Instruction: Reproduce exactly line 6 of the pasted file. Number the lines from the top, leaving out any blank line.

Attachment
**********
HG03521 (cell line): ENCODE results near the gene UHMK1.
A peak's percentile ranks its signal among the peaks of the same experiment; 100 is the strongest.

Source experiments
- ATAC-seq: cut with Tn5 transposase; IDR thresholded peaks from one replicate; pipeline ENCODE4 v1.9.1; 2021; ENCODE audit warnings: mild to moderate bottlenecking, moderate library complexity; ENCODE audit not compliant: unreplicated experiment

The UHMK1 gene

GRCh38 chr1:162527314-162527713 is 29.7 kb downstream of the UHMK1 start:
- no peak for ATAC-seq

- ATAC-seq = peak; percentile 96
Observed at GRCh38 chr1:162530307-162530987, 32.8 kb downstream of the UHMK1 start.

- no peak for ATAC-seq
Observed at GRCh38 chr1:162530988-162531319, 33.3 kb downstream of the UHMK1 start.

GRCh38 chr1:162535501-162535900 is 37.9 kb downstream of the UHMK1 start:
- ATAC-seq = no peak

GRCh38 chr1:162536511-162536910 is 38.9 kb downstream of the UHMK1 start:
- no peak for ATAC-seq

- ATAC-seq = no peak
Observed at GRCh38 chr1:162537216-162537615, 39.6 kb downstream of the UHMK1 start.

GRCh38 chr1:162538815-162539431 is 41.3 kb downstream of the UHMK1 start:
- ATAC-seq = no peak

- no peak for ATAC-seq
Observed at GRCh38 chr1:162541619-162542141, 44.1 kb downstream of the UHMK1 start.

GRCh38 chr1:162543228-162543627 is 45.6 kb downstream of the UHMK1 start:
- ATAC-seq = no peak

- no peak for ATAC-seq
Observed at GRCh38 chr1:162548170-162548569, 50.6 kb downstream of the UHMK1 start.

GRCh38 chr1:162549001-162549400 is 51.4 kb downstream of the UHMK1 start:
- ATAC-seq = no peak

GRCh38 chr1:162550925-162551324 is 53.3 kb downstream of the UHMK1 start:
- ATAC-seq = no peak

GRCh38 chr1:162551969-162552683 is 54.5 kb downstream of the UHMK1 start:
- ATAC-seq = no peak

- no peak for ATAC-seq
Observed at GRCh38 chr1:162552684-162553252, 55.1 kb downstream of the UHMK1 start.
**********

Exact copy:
GRCh38 chr1:162527314-162527713 is 29.7 kb downstream of the UHMK1 start: